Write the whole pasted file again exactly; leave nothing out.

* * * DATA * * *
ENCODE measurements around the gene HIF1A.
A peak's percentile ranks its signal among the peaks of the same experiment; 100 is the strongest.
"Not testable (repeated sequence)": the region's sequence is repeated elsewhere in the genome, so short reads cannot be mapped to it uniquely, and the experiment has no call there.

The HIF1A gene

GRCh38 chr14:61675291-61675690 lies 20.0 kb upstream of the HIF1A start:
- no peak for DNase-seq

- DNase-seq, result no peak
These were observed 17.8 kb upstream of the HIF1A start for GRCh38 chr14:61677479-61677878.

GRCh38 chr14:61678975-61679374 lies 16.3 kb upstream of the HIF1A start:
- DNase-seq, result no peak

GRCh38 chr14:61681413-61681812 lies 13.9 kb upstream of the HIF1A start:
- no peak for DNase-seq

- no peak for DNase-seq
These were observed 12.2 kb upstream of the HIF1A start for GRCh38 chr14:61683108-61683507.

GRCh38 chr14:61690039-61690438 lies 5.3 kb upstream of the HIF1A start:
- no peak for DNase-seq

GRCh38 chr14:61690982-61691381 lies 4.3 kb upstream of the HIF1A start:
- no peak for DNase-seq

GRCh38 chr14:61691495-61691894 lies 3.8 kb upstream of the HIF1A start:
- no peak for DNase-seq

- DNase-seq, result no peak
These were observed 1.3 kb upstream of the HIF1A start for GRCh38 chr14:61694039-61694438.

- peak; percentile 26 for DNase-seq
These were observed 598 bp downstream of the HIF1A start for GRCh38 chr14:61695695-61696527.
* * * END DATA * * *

ENCODE measurements around the gene HIF1A.
A peak's percentile ranks its signal among the peaks of the same experiment; 100 is the strongest.
"Not testable (repeated sequence)": the region's sequence is repeated elsewhere in the genome, so short reads cannot be mapped to it uniquely, and the experiment has no call there.

The HIF1A gene

GRCh38 chr14:61675291-61675690 lies 20.0 kb upstream of the HIF1A start:
- no peak for DNase-seq

- DNase-seq, result no peak
These were observed 17.8 kb upstream of the HIF1A start for GRCh38 chr14:61677479-61677878.

GRCh38 chr14:61678975-61679374 lies 16.3 kb upstream of the HIF1A start:
- DNase-seq, result no peak

GRCh38 chr14:61681413-61681812 lies 13.9 kb upstream of the HIF1A start:
- no peak for DNase-seq

- no peak for DNase-seq
These were observed 12.2 kb upstream of the HIF1A start for GRCh38 chr14:61683108-61683507.

GRCh38 chr14:61690039-61690438 lies 5.3 kb upstream of the HIF1A start:
- no peak for DNase-seq

GRCh38 chr14:61690982-61691381 lies 4.3 kb upstream of the HIF1A start:
- no peak for DNase-seq

GRCh38 chr14:61691495-61691894 lies 3.8 kb upstream of the HIF1A start:
- no peak for DNase-seq

- DNase-seq, result no peak
These were observed 1.3 kb upstream of the HIF1A start for GRCh38 chr14:61694039-61694438.

- peak; percentile 26 for DNase-seq
These were observed 598 bp downstream of the HIF1A start for GRCh38 chr14:61695695-61696527.